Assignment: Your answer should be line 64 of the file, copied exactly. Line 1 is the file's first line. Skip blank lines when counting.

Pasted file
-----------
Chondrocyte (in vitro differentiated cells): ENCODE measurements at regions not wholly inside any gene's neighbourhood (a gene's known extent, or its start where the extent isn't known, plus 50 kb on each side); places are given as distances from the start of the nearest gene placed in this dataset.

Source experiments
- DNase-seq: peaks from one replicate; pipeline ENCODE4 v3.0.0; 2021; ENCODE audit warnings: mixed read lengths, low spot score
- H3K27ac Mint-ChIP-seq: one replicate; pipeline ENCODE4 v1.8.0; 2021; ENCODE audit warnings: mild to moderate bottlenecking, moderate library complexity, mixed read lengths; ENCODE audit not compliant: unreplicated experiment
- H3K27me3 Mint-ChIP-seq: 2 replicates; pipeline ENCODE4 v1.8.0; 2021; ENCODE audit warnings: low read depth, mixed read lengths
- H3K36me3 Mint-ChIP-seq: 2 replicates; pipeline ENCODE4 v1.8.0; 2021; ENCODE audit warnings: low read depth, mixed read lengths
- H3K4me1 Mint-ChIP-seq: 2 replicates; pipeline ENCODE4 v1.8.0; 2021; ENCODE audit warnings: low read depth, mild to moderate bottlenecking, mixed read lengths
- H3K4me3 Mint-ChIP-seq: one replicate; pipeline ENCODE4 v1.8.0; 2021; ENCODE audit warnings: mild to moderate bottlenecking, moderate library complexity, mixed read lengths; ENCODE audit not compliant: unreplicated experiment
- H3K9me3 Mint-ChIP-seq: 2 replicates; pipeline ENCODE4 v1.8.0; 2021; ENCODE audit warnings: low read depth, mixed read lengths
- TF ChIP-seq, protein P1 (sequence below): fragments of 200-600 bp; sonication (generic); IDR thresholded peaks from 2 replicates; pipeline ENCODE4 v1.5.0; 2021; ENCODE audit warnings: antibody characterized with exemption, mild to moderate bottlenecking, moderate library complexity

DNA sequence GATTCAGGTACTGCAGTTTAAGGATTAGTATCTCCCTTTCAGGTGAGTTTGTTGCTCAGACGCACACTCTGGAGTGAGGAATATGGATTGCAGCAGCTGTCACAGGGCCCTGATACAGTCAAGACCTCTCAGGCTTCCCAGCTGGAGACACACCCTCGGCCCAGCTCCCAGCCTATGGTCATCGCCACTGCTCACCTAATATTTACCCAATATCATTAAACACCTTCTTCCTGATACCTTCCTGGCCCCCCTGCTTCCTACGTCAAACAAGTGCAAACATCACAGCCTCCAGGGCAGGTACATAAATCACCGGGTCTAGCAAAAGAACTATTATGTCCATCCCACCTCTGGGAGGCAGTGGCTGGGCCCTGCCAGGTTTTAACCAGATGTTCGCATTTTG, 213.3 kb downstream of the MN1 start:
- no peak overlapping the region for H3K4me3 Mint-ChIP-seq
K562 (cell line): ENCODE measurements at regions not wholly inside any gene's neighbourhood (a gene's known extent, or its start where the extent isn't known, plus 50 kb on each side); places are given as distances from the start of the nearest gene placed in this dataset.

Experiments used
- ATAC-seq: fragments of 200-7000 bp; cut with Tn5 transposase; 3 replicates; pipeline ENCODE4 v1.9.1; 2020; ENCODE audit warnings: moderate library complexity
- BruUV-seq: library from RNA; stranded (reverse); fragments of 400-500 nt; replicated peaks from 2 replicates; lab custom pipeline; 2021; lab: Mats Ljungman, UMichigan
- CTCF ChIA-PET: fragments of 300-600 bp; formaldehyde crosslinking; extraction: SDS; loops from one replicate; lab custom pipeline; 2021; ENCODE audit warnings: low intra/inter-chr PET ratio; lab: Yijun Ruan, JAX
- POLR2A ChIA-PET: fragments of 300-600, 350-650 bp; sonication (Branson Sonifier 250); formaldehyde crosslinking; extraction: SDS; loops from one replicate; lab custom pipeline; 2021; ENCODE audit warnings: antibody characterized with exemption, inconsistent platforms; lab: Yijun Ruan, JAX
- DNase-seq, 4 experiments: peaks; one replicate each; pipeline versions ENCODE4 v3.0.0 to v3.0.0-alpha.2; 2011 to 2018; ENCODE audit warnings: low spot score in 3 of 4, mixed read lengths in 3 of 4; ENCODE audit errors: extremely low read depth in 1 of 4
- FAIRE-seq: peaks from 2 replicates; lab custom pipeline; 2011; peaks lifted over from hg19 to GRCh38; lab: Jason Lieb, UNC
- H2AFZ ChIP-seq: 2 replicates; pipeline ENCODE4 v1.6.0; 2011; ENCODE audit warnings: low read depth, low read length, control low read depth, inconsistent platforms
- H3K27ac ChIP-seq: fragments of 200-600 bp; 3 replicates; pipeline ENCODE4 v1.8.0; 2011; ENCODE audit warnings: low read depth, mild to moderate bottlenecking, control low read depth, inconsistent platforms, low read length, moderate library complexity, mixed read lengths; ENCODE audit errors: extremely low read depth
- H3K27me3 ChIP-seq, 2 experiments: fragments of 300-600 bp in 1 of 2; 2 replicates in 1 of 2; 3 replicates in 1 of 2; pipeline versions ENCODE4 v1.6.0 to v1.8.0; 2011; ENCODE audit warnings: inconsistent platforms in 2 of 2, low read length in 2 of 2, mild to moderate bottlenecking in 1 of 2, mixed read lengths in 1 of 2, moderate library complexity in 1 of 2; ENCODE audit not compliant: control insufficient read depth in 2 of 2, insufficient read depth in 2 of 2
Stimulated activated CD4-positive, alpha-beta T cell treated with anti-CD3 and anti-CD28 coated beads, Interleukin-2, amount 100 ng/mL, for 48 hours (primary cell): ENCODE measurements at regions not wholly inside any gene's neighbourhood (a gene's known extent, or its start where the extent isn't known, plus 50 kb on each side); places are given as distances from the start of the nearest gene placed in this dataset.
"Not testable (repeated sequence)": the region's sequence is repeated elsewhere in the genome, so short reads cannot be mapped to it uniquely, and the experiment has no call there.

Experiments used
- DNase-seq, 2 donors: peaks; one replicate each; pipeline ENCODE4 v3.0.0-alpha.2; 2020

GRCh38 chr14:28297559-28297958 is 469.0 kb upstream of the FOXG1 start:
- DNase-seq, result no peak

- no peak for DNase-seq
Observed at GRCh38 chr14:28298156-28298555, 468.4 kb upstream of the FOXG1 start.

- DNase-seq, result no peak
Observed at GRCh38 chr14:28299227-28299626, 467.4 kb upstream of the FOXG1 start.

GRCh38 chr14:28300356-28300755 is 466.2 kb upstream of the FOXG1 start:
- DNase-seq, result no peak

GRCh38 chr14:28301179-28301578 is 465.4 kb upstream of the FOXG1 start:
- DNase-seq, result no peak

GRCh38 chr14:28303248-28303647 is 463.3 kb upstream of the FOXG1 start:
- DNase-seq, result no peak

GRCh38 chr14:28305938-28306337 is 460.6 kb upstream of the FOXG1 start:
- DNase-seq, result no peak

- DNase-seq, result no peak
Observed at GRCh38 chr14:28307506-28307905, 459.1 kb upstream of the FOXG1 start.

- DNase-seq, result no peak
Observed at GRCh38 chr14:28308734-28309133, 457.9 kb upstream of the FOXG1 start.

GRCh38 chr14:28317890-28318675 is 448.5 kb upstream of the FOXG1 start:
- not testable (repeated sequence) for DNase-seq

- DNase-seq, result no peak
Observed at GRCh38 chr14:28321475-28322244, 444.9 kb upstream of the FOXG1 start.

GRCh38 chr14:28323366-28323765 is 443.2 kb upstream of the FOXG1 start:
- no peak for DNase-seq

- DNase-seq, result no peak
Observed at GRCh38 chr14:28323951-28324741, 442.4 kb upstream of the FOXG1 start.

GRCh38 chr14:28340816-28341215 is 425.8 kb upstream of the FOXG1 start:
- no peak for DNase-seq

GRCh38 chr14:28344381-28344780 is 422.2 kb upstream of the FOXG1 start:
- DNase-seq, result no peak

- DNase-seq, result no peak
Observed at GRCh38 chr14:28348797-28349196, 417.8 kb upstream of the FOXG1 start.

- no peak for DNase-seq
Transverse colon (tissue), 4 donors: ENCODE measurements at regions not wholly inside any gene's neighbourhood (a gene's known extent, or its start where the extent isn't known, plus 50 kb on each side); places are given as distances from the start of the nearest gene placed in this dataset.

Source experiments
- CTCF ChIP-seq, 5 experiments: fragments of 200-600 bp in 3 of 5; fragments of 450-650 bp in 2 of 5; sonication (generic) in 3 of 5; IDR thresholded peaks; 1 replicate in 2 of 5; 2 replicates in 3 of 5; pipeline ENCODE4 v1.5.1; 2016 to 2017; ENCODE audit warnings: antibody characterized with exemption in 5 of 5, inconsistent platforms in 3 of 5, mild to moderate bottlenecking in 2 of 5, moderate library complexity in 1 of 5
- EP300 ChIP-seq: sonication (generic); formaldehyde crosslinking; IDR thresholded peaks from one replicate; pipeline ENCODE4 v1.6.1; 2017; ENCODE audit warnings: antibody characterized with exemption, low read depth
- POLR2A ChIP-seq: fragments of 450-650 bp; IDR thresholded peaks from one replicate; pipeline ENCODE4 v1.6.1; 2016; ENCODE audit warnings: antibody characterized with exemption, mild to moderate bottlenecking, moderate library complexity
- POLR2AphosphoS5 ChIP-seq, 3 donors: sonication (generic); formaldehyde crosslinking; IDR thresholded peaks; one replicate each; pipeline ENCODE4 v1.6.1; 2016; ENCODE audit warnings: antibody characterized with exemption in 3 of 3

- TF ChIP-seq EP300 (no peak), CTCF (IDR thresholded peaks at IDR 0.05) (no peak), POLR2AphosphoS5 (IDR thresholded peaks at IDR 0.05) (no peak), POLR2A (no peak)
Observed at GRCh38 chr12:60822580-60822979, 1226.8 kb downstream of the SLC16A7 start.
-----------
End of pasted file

- EP300 ChIP-seq: sonication (generic); formaldehyde crosslinking; IDR thresholded peaks from one replicate; pipeline ENCODE4 v1.6.1; 2017; ENCODE audit warnings: antibody characterized with exemption, low read depth